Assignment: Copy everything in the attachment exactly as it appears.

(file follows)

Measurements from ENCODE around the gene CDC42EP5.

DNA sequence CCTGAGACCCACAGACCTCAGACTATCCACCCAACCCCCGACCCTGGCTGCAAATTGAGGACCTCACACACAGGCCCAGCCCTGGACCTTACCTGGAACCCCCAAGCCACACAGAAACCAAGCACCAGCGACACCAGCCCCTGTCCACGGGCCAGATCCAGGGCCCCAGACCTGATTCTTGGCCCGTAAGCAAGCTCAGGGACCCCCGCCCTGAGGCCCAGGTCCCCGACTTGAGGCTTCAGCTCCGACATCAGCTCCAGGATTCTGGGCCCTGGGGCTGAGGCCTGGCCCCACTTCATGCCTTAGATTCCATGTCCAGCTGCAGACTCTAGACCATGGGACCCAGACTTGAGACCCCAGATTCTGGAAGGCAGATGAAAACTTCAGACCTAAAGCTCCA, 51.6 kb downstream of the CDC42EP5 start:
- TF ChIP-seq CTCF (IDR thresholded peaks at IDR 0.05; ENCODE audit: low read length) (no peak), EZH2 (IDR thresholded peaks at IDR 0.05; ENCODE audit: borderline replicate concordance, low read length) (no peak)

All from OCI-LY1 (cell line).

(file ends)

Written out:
Measurements from ENCODE around the gene CDC42EP5.

DNA sequence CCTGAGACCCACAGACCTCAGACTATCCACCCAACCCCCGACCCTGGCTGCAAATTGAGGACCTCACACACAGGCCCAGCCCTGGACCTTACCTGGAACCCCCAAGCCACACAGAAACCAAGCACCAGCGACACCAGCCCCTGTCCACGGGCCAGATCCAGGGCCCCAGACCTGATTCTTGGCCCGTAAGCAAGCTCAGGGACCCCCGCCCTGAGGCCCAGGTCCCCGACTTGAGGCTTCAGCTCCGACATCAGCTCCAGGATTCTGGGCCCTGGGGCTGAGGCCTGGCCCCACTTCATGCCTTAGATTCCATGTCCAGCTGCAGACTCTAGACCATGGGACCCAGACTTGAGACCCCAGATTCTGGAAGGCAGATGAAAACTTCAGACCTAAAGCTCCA, 51.6 kb downstream of the CDC42EP5 start:
- TF ChIP-seq CTCF (IDR thresholded peaks at IDR 0.05; ENCODE audit: low read length) (no peak), EZH2 (IDR thresholded peaks at IDR 0.05; ENCODE audit: borderline replicate concordance, low read length) (no peak)

All from OCI-LY1 (cell line).